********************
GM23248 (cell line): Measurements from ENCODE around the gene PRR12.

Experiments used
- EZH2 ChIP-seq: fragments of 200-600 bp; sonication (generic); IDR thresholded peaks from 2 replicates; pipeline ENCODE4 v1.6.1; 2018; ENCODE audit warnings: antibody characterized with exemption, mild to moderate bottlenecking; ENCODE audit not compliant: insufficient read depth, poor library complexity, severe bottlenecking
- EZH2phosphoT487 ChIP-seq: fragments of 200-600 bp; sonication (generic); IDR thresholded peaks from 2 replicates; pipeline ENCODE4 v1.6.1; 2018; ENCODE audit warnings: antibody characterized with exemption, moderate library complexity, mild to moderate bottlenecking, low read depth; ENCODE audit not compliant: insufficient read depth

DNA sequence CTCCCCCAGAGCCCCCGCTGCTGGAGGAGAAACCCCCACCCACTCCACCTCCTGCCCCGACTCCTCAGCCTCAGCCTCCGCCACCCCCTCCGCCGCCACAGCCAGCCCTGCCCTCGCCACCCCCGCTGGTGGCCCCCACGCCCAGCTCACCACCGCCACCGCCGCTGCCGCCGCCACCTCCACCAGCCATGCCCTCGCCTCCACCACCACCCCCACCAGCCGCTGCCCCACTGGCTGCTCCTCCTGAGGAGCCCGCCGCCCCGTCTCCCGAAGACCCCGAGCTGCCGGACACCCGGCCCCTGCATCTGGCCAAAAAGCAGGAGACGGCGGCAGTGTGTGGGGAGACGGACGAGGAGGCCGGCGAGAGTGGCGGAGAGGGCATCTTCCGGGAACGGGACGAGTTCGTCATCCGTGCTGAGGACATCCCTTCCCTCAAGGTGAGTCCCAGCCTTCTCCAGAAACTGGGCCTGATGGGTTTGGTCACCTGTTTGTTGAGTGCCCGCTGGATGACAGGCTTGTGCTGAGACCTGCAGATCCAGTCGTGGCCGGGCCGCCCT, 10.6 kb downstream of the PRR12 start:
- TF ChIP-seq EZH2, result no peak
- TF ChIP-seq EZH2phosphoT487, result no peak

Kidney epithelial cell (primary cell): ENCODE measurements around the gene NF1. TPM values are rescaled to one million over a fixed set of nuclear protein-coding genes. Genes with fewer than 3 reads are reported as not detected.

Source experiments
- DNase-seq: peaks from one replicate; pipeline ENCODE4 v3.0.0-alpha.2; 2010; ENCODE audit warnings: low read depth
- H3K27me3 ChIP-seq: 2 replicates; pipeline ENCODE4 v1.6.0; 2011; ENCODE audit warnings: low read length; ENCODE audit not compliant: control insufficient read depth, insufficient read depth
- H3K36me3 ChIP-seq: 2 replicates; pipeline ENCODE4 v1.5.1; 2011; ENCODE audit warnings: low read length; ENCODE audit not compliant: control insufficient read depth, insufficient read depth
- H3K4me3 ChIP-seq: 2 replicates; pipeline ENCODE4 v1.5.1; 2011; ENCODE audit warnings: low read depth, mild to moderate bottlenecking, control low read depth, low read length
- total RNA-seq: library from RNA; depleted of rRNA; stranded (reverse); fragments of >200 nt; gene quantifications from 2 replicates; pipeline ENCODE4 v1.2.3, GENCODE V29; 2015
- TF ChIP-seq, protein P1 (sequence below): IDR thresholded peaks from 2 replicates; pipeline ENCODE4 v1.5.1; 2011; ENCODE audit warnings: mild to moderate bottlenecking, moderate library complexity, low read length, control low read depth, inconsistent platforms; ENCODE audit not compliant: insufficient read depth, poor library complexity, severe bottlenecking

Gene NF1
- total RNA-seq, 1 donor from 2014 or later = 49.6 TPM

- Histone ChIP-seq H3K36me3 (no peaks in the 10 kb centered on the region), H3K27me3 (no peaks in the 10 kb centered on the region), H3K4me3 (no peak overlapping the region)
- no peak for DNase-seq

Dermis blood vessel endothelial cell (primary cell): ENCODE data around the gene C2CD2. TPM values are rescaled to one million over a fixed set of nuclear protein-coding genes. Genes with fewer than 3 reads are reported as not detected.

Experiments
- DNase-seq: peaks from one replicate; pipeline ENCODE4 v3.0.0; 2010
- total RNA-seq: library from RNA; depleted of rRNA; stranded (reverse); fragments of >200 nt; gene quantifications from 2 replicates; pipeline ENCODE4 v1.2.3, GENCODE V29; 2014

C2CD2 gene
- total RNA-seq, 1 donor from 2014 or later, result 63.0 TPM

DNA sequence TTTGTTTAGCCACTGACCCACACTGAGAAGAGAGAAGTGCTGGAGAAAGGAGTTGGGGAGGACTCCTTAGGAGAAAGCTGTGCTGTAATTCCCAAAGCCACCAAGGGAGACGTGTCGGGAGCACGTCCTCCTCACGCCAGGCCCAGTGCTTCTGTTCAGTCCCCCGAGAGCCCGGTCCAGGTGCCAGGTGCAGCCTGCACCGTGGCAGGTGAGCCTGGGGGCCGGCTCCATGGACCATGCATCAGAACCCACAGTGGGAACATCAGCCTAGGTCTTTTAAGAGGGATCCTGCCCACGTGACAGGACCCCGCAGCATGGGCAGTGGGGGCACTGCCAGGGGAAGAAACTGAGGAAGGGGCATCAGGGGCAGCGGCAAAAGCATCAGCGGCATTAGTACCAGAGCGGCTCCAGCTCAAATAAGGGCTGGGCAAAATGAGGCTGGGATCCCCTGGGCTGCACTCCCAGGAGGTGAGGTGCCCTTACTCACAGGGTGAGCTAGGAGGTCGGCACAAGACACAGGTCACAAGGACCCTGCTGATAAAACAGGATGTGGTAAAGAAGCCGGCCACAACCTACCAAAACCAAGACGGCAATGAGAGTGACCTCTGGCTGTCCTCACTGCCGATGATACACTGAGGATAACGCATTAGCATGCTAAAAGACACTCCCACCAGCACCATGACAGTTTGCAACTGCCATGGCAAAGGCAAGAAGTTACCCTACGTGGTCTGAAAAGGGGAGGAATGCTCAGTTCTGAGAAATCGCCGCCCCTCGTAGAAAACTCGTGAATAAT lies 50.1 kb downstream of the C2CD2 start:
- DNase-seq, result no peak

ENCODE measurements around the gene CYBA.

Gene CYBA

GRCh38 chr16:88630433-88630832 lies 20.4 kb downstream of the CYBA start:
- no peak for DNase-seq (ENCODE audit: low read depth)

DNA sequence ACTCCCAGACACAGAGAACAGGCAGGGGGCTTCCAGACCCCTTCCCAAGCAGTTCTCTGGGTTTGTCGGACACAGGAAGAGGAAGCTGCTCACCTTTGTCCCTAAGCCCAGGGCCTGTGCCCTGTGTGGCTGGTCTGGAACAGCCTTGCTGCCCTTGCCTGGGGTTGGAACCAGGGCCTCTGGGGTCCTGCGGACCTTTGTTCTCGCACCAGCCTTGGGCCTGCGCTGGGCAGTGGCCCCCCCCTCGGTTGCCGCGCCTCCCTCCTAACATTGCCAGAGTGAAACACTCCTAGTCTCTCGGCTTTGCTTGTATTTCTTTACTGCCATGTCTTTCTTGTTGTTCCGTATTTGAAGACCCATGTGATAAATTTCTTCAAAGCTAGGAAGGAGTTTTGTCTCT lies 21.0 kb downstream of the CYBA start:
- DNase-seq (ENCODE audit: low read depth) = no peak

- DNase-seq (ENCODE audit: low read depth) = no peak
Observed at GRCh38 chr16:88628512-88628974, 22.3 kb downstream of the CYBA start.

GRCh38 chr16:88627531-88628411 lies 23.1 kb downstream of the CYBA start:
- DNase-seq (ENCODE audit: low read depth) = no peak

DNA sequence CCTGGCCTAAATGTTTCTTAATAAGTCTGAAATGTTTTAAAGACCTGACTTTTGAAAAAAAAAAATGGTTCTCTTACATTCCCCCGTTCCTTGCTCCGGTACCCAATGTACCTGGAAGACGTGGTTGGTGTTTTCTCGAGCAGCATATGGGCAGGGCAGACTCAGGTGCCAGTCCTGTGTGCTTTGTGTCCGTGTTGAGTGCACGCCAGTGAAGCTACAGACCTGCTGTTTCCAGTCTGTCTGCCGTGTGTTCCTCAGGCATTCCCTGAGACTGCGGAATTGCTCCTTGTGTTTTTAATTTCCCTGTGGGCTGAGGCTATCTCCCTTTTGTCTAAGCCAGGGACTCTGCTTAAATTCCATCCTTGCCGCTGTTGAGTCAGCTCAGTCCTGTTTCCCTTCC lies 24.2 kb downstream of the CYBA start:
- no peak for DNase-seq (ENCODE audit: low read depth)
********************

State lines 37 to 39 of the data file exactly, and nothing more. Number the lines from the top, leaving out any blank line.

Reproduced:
- DNase-seq (ENCODE audit: low read depth) = no peak

DNA sequence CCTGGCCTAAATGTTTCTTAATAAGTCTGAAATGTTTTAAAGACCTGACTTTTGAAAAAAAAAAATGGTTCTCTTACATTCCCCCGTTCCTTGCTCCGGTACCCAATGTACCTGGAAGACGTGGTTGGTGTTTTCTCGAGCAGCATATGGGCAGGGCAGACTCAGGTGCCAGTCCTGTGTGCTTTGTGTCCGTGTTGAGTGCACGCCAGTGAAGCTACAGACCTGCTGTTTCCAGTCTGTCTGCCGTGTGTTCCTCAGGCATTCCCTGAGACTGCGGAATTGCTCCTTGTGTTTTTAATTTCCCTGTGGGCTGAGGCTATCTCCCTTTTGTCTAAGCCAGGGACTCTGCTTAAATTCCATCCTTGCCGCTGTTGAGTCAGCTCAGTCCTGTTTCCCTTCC lies 24.2 kb downstream of the CYBA start:
- no peak for DNase-seq (ENCODE audit: low read depth)